This week the JFK Presidential Library and Museum announced its schedule of six upcoming virtual forums, each of which will be free, open to the public, and available to watch online. The forums are scheduled as follows:
“Religion and Politics: Then and Now” (Monday, March 22 6-7:30 p.m.) will examine the intersection of religion and politics with a panel featuring Anthea Butler, professor of religious studies and Africana Studies at the University of Pennsylvania; EJ Dionne, The Washington Post columnist and visiting professor at the Harvard Divinity School; Patrick Lacroix, author of John F. Kennedy and the Politics of Faith; Emmett Price, professor of worship, church, and culture at the Gordon-Conwell Theological Seminary; and Simran Jeet Singh, Religion News Service columnist and Spirited podcast host. The forum will be hosted by Margery Eagan, co-host of GBH’s Boston Public Radio.
“US Immigration: Past Policy and New Directions” (Wednesday, March 31 6-7:30 p.m.) will explore the history of and contemporary issues in US immigration policy with a panel featuring Theresa Cardinal Brown, Bipartisan Policy Center director of immigration and cross-border policy; Roberto Gonzales, Harvard professor of education and director of the Immigration Initiative at Harvard; Marcelo Suárez-Orozco, UMass Boston Chancellor; Daniel Tichenor, University of Oregon chair of social science and Program for Democratic Governance director; and Jia Lynn Yang, The New York Times national editor and author of One Mighty and Irresistible Tide: The Epic Struggle Over American Immigration, 1924-1965. Julia Preston, contributing writer to The Marshall Project, will host.
“PEN/Hemingway Award Celebration” (Sunday, April 11 2-3:15 p.m.) will honor the winner and finalists for the 2021 PEN/Hemingway Award for Debut Novel, as well as the 2020 winner and finalists. Award-winning filmmakers Ken Burns, Lynn Novick, and Sarah Botstein, creators of the forthcoming documentary series Hemingway, will discuss the cultural importance of authors and stories in a keynote conversation. The Kennedy Library is the major repository of Ernest Hemingway’s personal papers. This program is co-presented with The International Hemingway Foundation and Society.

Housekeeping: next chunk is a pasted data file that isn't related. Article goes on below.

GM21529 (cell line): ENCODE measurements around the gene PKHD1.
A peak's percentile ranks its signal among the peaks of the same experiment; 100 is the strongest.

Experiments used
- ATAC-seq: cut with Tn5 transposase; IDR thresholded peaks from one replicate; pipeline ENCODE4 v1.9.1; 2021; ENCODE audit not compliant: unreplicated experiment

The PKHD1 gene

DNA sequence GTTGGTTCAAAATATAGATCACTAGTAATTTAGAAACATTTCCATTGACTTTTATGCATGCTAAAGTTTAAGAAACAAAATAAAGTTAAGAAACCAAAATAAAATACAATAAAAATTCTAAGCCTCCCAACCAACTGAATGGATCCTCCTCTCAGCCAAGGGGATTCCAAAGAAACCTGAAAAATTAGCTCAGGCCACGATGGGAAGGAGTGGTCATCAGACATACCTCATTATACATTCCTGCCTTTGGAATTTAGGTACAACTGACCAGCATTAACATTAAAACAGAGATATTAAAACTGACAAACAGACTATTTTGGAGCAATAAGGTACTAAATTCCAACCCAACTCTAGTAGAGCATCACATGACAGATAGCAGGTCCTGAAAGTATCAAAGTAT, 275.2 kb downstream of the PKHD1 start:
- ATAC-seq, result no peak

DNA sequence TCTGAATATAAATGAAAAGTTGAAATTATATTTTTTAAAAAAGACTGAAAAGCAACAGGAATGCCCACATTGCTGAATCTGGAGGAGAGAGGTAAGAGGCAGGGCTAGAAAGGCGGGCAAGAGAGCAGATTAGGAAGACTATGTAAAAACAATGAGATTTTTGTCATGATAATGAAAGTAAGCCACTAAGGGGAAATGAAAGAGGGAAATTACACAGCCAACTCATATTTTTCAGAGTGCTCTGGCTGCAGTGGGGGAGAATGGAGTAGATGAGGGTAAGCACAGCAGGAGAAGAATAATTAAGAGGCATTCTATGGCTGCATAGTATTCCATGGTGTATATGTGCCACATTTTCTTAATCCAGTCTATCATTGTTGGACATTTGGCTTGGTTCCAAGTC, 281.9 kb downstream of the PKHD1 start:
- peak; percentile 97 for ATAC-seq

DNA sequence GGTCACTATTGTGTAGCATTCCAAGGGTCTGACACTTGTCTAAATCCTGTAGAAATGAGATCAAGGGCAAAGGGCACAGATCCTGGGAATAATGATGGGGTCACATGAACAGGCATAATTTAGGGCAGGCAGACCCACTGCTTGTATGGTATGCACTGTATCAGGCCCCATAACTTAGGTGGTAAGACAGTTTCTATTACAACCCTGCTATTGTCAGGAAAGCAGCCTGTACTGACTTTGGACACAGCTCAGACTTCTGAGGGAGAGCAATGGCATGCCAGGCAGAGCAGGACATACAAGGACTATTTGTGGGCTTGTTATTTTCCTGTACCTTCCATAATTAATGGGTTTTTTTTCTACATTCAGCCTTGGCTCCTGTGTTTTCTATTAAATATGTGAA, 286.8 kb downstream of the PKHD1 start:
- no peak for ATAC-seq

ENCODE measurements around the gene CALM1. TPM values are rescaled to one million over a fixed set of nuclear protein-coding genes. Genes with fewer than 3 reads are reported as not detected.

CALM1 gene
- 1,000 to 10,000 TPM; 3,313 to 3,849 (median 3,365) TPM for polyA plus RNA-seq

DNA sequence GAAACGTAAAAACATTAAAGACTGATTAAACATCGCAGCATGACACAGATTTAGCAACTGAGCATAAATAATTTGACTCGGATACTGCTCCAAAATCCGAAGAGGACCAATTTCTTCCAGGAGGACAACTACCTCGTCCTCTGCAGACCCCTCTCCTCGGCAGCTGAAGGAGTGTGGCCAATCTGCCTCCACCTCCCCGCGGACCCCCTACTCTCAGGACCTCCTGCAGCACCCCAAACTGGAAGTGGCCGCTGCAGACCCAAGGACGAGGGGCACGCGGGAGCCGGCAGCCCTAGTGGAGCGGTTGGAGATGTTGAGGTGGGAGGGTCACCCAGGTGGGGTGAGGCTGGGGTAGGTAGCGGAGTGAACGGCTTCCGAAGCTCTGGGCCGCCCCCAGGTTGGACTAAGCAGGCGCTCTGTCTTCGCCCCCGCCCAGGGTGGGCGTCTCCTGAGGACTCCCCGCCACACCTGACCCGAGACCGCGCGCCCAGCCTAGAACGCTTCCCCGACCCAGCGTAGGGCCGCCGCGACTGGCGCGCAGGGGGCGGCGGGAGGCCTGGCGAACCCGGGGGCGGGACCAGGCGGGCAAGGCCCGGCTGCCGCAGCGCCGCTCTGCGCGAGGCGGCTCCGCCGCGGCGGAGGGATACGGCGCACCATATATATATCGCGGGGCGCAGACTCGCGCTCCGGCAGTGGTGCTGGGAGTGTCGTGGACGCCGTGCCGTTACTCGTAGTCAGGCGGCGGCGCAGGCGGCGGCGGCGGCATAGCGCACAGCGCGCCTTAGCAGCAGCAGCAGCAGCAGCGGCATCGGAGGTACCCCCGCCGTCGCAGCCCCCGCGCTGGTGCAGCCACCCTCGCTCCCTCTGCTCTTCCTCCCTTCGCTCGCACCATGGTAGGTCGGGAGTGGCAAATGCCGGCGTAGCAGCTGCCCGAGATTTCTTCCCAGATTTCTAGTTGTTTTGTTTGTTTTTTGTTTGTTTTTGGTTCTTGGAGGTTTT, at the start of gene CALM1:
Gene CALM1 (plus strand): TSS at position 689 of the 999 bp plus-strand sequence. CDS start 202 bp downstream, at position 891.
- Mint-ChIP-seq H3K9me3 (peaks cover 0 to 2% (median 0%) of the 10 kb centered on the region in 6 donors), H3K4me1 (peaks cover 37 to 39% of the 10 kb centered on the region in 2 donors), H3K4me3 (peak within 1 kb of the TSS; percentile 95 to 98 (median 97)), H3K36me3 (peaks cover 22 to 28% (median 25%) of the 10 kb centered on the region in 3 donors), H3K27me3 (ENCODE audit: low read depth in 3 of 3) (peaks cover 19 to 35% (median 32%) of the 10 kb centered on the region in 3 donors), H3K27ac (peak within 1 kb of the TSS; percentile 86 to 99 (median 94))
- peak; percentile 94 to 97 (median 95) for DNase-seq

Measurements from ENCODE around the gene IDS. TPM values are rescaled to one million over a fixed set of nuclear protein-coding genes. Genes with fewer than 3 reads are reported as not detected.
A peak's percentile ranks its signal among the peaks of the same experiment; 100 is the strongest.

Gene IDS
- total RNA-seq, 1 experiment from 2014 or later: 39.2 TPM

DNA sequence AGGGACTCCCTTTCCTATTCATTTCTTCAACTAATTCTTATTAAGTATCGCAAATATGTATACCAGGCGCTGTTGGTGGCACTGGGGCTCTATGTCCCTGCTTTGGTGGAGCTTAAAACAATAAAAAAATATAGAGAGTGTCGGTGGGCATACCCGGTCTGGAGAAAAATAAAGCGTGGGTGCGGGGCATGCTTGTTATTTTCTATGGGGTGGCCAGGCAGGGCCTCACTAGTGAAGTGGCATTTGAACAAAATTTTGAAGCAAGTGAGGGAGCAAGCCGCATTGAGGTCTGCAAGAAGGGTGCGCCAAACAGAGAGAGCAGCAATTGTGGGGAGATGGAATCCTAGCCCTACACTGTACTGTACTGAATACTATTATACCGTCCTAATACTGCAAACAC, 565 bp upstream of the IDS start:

“Police and Justice Reform” (Wednesday, April 21 6-7:30 p.m.) will discuss current issues in police and justice reform among a panel featuring Reginald Dwayne Betts, poet, memoirist and teacher; Khalil Muhammad, Harvard professor of history, race, and public policy; and Chuck Wexler, executive director of the Police Executive Research Forum. The New Yorker staff writer and Columbia professor of journalism Jelani Cobb will host.
“The Triumph of Nancy Reagan” (Wednesday, April 28 6-7:30 p.m.) will feature Karen Tumulty, political columnist for The Washington Post, as she discusses her forthcoming book, The Triumph of Nancy Reagan, which draws on archives, letters, memoirs, White House records, and four years of interviews with people close to the Reagans to reveal new details of the multifaceted character of the First Lady.
“America United”: Finding Common Ground” (Tuesday, May 4 6-7:30 p.m.) will explore productive discussions across conflicts and divides with a panel featuring Peter Coleman, Columbia professor of psychology and education and author of the forthcoming The Way Out: How To Overcome Toxic Polarization; Archon Fung, professor of citizenship and self-government at the Harvard Kennedy School; the Reverend Irene Monroe, theologian, syndicated columnist, and co-host of GBH’s All Rev’d Up podcast; Amanda Ripley, author of the forthcoming High Conflict: Why We Get Trapped and How We Get Out; and Deb Roy, MIT professor of media arts and sciences and director of the MIT Center for Constructive Communication. Mo Elleithee, executive director of Georgetown University’s Institute of Politics and Public Service, will host.
For more details about the JFK Library’s virtual forum schedule and to register in advance, visit jfklibrary.org.